Is anyone QA'ing Samba ??

by Jon Davis 2. September 2007 19:23

We had an old ("old" meaning installed a year ago) installation of Fedora v3 running a CMS that was publishing data to Windows Server 2003 over Samba. Occasionally, at the same time in the middle of the night that the publishing occurred, Windows Automatic Updates would download some patch for Windows and reboot the server. Obviously that was a mistake on our part to let these two actions coincide. But the bigger problem was that the Samba link didn't just drop when Windows rebooted. Instead, it locked up. So by the afternoon the next day, people are pulling their hair out trying to figure out what the @#% is wrong with this stupid CMS server, and why it just starts working again when we reboot Linux. We finally narrowed it down to a Windows server reboot--a Samba failure to drop the link.

http://www.linuxforums.org/forum/servers/98115-samba-mount-does-not-drop-timeout.html

What should happen is a timeout should occur, an error should be raised to the calling application (the CMS service), the service should halt, and then when the Windows server comes back up and the CMS service on Linux reattempts to access the path, Samba should reattempt to build the link and either succeed or fail.

That was Fedora v3. Now were' using RHEL 5, and meanwhile I'm using Ubuntu 7.04 at home on my laptop. I'm expecting a much smoother Samba experience now. But unfortunately, we cannot even seem to get our Samba links to even work, much less behave correctly (i.e. drop) when the Windows server goes down. Now I'm having all kinds of different issues.

The first issue is on my laptop at home, when I use the Network browser in Nautilus to browse my shared folders on my home machines, everything goes erratic. It sees everything really fast one minute, then it locks up for five minutes the next. I click on a folder, it becomes a file. I hit refresh, it can't "see" anything. I go up the tree a couple branches, it finally starts seeing things. I go back into the branch I was in, and it displays it pretty quickly. I copy a folder to the clipboard, and paste to /home/jon, and nothing happens.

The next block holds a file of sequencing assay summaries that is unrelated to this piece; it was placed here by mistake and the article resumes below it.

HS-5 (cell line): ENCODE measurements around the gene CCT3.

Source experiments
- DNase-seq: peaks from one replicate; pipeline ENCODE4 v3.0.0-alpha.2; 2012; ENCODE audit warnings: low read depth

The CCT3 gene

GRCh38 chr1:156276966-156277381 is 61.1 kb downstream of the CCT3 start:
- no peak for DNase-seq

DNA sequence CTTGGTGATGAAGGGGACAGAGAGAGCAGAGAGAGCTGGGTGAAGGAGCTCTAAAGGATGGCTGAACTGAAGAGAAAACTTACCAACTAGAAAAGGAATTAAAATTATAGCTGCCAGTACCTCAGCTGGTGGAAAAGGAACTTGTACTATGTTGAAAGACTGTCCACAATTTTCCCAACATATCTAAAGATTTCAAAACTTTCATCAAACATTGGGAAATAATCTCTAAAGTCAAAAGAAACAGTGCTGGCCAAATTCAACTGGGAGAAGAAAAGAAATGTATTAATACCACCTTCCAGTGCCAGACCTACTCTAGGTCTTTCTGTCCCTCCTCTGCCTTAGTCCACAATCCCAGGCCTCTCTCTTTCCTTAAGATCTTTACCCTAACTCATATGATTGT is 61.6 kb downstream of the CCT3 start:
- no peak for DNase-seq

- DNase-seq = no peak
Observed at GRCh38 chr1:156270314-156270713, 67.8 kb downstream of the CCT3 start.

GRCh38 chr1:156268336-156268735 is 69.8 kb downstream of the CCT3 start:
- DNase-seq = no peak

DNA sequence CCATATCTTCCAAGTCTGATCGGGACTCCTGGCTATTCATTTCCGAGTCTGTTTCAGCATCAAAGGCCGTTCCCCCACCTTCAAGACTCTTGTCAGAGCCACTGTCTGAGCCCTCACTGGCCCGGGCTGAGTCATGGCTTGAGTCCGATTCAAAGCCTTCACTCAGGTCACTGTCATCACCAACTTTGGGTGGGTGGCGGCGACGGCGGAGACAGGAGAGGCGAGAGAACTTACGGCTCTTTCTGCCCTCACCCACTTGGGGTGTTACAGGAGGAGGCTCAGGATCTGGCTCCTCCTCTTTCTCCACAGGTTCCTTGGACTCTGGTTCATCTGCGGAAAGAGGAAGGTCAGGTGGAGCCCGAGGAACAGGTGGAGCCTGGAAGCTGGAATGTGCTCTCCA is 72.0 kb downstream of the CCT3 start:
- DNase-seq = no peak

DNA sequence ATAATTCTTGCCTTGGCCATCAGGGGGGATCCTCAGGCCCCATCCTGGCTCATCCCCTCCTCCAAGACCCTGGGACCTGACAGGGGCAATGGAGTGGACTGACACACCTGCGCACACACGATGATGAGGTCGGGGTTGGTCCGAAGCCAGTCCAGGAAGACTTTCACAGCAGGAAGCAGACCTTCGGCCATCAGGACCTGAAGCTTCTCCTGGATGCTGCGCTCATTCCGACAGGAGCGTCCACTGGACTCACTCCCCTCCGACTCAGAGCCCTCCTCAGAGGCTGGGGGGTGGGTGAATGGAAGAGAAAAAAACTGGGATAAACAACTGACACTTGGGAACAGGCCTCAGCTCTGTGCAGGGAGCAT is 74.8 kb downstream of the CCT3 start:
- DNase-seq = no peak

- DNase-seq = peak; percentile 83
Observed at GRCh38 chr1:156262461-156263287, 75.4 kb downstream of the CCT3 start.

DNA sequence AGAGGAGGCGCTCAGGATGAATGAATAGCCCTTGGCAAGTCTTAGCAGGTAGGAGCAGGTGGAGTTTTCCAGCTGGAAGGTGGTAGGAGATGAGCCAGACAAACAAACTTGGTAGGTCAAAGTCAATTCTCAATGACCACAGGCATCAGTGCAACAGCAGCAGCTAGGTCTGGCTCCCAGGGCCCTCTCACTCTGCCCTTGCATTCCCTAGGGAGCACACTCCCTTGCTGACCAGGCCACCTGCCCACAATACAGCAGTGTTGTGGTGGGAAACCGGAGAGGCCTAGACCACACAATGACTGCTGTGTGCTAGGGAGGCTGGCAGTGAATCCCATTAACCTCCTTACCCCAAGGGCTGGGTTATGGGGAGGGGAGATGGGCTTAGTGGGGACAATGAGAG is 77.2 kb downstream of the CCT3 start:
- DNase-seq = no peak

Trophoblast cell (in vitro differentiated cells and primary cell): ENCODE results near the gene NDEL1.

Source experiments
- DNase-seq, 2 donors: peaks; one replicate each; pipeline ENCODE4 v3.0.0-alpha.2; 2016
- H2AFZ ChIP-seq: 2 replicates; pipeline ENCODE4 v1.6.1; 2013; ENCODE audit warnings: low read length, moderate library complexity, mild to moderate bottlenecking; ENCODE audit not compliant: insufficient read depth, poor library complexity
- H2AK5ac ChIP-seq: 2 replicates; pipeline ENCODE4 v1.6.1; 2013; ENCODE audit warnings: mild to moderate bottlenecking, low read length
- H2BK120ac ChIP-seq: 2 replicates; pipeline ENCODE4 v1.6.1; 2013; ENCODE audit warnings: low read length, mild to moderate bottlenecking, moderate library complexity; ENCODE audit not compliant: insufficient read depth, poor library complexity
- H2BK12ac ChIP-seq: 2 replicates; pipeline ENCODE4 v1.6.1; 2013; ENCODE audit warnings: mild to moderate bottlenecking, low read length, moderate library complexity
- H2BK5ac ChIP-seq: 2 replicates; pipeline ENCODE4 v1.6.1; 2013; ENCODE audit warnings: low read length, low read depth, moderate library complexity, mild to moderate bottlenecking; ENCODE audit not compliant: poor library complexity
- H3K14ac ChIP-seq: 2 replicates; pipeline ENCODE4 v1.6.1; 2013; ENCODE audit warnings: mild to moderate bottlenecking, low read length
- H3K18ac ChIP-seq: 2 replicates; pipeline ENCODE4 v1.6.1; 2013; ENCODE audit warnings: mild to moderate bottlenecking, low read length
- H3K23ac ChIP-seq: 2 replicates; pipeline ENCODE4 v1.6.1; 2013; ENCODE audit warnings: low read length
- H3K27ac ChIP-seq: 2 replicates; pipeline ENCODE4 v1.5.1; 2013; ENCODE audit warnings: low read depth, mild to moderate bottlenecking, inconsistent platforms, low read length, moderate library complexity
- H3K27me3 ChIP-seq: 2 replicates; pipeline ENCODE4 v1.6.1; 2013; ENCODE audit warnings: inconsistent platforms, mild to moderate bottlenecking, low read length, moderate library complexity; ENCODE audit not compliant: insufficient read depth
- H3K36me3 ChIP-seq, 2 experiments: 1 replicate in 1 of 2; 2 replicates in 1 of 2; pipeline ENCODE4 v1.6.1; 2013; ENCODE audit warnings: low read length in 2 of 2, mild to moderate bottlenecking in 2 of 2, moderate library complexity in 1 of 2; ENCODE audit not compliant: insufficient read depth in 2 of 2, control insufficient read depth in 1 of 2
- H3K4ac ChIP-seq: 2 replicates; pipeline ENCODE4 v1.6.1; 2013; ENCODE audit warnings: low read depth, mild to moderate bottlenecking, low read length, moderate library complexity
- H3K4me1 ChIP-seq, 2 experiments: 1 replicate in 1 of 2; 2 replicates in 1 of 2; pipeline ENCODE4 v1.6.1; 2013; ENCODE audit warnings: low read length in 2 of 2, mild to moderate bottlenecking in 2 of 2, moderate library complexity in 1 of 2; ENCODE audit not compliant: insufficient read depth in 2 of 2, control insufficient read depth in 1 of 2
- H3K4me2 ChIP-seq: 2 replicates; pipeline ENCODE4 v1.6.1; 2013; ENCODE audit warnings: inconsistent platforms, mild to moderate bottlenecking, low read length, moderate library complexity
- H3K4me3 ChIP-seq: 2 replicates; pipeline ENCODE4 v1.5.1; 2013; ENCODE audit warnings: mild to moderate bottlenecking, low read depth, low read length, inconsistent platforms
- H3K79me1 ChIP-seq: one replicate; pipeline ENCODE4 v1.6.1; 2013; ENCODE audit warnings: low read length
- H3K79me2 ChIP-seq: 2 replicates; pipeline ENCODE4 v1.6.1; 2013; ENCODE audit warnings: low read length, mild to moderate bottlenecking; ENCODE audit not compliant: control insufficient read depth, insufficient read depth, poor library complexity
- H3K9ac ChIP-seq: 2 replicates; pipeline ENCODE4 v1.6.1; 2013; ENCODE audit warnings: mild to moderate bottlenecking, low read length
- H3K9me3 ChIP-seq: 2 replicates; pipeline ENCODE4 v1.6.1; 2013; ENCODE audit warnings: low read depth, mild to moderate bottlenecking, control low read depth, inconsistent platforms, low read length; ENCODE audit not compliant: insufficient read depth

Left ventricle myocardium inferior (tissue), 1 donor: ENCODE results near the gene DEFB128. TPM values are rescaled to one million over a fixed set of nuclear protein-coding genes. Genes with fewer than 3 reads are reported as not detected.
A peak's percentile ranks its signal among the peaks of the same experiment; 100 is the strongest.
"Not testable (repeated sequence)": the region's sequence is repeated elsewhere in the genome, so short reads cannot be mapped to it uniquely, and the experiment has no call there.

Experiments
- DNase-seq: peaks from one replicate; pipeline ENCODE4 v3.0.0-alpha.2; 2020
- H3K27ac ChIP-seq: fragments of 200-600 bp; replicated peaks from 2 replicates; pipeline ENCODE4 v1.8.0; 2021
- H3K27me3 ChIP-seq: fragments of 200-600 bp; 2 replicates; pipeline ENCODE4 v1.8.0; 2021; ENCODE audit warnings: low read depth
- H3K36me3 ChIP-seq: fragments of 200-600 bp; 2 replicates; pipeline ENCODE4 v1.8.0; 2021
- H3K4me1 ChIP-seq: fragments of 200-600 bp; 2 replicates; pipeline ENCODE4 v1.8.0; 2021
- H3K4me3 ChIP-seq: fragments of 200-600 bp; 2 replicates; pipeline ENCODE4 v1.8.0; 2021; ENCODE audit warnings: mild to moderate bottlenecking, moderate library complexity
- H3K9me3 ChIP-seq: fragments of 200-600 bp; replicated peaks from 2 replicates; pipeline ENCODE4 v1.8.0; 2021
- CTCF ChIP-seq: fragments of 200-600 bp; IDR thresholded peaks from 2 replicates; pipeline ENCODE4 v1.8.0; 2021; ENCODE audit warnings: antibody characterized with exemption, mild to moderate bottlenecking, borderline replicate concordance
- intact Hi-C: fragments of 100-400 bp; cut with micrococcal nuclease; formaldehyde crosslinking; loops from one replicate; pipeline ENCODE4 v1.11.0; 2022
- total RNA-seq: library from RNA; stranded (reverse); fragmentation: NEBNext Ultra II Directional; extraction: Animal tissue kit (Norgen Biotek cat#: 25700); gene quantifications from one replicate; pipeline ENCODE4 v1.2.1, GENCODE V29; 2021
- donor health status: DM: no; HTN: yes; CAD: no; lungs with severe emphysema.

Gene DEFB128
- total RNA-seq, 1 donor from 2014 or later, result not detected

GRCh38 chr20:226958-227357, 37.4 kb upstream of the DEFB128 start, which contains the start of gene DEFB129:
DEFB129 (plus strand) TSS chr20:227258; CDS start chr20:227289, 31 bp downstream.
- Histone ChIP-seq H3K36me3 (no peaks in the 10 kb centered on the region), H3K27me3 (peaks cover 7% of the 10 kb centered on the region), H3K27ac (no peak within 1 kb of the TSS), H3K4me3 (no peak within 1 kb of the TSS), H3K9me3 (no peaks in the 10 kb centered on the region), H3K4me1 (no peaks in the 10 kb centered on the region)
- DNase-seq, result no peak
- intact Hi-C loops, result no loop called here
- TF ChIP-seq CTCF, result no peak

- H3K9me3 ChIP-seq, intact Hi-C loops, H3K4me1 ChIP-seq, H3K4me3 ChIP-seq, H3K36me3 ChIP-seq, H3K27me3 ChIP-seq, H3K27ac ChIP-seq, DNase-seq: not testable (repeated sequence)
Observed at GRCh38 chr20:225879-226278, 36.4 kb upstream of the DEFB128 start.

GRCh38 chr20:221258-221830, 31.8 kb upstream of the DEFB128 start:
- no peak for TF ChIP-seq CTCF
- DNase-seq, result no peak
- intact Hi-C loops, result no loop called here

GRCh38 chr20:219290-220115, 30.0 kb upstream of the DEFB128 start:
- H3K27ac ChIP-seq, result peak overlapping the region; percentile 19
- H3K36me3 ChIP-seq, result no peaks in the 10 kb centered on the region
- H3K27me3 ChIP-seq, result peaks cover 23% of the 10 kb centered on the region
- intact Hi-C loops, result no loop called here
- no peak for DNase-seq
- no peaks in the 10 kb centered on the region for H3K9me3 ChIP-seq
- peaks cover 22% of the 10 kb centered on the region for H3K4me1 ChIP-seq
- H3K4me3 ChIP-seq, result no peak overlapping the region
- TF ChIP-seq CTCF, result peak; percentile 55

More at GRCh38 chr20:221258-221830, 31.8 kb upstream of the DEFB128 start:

Now it could very well be a Nautilus issue, but then here's the other problem ...

At the office, we now have RHEL 5, we have been trying to migrate off the old Fedora 3 system and onto the new system. And now this happens:

http://www.linuxforums.org/forum/servers/102298-samba-cifs-mount-point-wont-allow-read-write-non-root-user.html

Essentially, once the Linux user writes to the Samba share, the share becomes "owned" by root and the user can't do diddly squat. This essentially breaks our publishing plans, rendering the Samba link useless.

Fortunately, Microsoft was kind enough to implement NFS support in Windows Server 2003 R2, and R2 is the build we just erected for the new environment. I'll try that next. But it still makes me wonder, what on earth happened to Samba?? It's only been around for, like, a decade!

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Open Source | Computers and Internet | Operating Systems | Linux | Microsoft Windows

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About the author

Jon Davis (aka "stimpy77") has been a programmer, developer, and consultant for web and Windows software solutions professionally since 1997, with experience ranging from OS and hardware support to DHTML programming to IIS/ASP web apps to Java network programming to Visual Basic applications to C# desktop apps.
 
Software in all forms is also his sole hobby, whether playing PC games or tinkering with programming them. "I was playing Defender on the Commodore 64," he reminisces, "when I decided at the age of 12 or so that I want to be a computer programmer when I grow up."

Jon was previously employed as a senior .NET developer at a very well-known Internet services company whom you're more likely than not to have directly done business with. However, this blog and all of jondavis.net have no affiliation with, and are not representative of, his former employer in any way.

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